Unless it's straightforward I might leave these 2 bits together and take it to work to unload then later on buy or hire/borrow and engine crane to use at home along with my mates van.

The main enemy is time as I expect the trouble will happen once I get back up the road. Also a hired plywood lined Transit might not have the tie down points I need.

Clive Foster03/10/2020 18:51:16
2637 forum posts
92 photos

If you can temporarily store it at work on a pallet the obvious option is to make that Plan A. No rush to unload by hand and get the van back.

Stripping to knock down kit form for easy handling as in Mikes pictures won't take long indoors. 2 or 3 hours to undo and move the parts 5 miles home sounds very realistic.

Hurrying always dumps me in the kitty litter.

Take the pallet with you. Bolt the machine firmly onto the pallet and put it in the van.

The machine will be much more stable on the wide pallet than on its relatively narrow base. Will need much less tying down to ride happy.

Stop and check the ties after the first few miles! I've had one work loose!

Clive

Phil H104/10/2020 11:55:39
357 forum posts
40 photos

Dave,

Forgive me if I missed an equivalent answer (I read most of them).

I had the Chester equivalent of the Myford VMC for a while. One of the issues I had was managing to keep the wiring in order. Obviously when you break it down, you will need to choose disconnection or maybe cutting and fitting a plug and socket. However, your manual for the electrics might be far better than mine was.

Having moved one of these into position then helping to load it into a van - I would say that you need an engine crane. Oh and plenty of straps to keep the machine in position during transit and a sheet of plywood to prevent damage to the floor of the van.

Phil H

Dave Barr04/10/2020 21:37:59
24 forum posts
3 photos

Cheers Phil, worry not all thoughts and suggestions are very welcome.

I design and repair electronic equipment for a living so I'll just be snipping the motor wires ....this is the only area of the whole thing that doesn't worry me.

Plan to get an Invertek brand 1 to 3 phase inverter drive to fit to the machine plus make up a wee control box for run/stop, forward reverse and variable speed etc. Also I'll be fitting a work light and possibly an extra external fan on the motor if it gets hot at low rpm's.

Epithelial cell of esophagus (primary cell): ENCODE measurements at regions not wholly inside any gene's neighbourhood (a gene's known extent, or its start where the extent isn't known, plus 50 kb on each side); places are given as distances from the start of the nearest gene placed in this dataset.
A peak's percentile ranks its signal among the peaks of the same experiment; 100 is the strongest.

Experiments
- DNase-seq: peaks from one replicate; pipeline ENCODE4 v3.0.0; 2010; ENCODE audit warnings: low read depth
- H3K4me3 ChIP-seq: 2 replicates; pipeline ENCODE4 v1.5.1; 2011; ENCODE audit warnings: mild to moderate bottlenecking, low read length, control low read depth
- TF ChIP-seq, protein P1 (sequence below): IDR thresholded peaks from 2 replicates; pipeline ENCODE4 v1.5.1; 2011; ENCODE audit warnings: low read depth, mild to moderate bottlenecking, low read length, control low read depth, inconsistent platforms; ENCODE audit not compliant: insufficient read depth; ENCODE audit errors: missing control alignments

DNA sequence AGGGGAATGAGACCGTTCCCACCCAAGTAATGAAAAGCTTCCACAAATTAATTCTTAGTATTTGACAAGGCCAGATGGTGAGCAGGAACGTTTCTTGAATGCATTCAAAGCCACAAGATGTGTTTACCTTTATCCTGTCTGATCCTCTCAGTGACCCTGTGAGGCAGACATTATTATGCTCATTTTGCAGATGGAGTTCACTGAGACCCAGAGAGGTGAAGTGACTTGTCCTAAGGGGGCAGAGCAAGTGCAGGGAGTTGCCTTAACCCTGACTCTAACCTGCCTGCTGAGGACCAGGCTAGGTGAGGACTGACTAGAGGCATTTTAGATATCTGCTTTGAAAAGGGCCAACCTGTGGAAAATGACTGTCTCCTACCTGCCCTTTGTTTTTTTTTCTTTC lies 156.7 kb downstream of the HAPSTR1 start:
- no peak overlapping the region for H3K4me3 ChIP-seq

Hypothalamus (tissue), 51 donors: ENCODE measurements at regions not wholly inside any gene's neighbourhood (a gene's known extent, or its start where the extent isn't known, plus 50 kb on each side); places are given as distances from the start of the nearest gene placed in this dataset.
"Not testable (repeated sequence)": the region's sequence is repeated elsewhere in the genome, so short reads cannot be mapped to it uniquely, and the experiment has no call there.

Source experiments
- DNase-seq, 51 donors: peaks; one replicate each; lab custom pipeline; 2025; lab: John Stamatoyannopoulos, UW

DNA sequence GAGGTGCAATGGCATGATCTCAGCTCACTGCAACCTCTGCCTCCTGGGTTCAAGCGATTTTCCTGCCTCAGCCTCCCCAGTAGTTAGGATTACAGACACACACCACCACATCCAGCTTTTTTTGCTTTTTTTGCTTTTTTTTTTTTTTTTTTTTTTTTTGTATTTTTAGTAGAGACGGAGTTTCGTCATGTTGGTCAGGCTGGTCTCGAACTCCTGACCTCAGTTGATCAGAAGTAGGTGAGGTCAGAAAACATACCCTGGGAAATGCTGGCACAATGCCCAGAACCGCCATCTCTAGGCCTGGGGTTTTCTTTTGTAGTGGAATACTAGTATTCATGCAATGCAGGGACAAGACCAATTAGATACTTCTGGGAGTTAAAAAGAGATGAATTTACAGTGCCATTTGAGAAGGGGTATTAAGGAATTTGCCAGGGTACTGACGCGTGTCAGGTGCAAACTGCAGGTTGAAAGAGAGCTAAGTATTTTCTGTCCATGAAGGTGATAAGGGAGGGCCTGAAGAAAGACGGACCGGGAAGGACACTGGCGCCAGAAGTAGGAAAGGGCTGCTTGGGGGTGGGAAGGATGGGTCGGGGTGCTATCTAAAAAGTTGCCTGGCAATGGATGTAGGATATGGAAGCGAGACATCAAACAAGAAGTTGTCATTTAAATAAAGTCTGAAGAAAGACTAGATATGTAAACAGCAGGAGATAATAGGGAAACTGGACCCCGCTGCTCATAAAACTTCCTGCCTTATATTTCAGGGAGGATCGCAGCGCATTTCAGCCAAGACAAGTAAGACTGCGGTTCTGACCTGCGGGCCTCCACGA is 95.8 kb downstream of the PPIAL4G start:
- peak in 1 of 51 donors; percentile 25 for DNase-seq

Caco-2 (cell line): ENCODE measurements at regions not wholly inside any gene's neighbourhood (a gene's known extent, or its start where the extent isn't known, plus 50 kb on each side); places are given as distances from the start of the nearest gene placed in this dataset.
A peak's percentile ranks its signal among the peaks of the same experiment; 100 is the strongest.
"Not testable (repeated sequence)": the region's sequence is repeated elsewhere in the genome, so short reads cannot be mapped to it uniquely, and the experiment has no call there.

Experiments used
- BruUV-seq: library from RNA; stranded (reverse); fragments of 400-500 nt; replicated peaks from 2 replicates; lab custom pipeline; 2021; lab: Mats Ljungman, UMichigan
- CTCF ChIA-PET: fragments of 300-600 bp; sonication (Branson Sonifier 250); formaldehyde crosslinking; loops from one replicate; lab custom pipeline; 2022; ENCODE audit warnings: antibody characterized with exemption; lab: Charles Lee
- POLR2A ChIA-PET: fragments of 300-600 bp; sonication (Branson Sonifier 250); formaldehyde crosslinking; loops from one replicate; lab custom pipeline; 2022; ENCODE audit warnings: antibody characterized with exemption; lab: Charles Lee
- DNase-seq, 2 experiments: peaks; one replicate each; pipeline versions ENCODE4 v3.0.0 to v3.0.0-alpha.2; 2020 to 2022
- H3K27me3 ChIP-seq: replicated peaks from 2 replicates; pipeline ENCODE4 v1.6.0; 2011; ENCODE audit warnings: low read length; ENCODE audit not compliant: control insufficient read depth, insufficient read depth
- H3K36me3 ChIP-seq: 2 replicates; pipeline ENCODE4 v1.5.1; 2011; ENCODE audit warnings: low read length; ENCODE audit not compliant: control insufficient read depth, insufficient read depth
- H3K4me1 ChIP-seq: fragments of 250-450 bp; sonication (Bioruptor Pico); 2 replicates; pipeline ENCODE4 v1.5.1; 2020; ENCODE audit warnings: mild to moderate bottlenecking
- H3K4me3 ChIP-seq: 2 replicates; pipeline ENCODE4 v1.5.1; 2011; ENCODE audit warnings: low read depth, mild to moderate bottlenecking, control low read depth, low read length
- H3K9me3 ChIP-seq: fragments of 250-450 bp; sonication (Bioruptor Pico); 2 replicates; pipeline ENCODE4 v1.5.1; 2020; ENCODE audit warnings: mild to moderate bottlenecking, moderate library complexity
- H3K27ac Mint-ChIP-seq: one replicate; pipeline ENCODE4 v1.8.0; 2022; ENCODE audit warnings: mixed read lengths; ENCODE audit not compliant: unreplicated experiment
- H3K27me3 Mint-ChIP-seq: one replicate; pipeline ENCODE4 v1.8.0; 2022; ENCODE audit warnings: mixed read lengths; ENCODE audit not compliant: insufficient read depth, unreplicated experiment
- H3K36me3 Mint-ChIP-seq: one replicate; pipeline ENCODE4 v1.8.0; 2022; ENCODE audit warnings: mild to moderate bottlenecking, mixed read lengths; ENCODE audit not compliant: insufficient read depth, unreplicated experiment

Regarding the weight I'm taking an 80 x 120cm pallet with me plus a drill/bits and bolts/studs/nuts/washers in 6mm/8mm/10mm to bolt the machine (minus stand and head) to. Not burstingly keen to take the knee off, that might have to come off when I get the machine up the road. I'm not sure what size the bolts that fit the column to the base are, could they be imperial, could they be 3/8" in which case I'll go with 8mm to bolt the base to the pallet.

So when I get it home I have a flat driveway that leads straight into my front garage. I'm hoping myself and 3 mates can lift this well enough to slide the pallet out of the back of the Transit and onto the ground then drag into the garage. If this proves dangerous or impossible I'll take the van down to the work and forklift it out and store it some where to give me time to make better arrangements.

I used to do a bit of car engine work back in the 80's and had a brilliant engine crane which would have been just the ticket for this job. Sadly long sold I'm currently scoping out a replacement.

Reading through the above it's clear my plans are still a bit making it up as I go along so genuinely plenty of scope for getting more advice from you chaps.

Cheers, Dave.

Nigel McBurney 104/10/2020 23:20:05
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845 forum posts
3 photos

I have moved a number of machine tools and rally stationary engines,plus have collected and sold a few. The worst problem with vans is that very few have any points for securing straps and rope, one chap came to collect an Amanco staionary engine,small van with plywood lining and with only the bodywork spotwelded on stiffeners,managed to thread some thin rope through the gaps,went to pull tight and the van sides just started to pull inwards,they are not very strong and its not your van, If you dismantle the machine take some timber and old blankets to stop the parts rolling around and dont forget hard breaking or worst still an accident all those heavy bits will come forward.Try to find a mate with car and trailer lot easier. beware of planks when unloading,I have seen planks bend ,break and slip,on the rallyfield. had a friend slip when unloading a valuable stationary engine,result bent crankshaft,on 110 year old engine,Years ago I sold a drill mill on stand ,buyer turned up in merc van,and had no I dea what to do and came with no staps or rope,he thought the mill would stand up on its own,had to give him some rope.I move all my stuff on a trailer,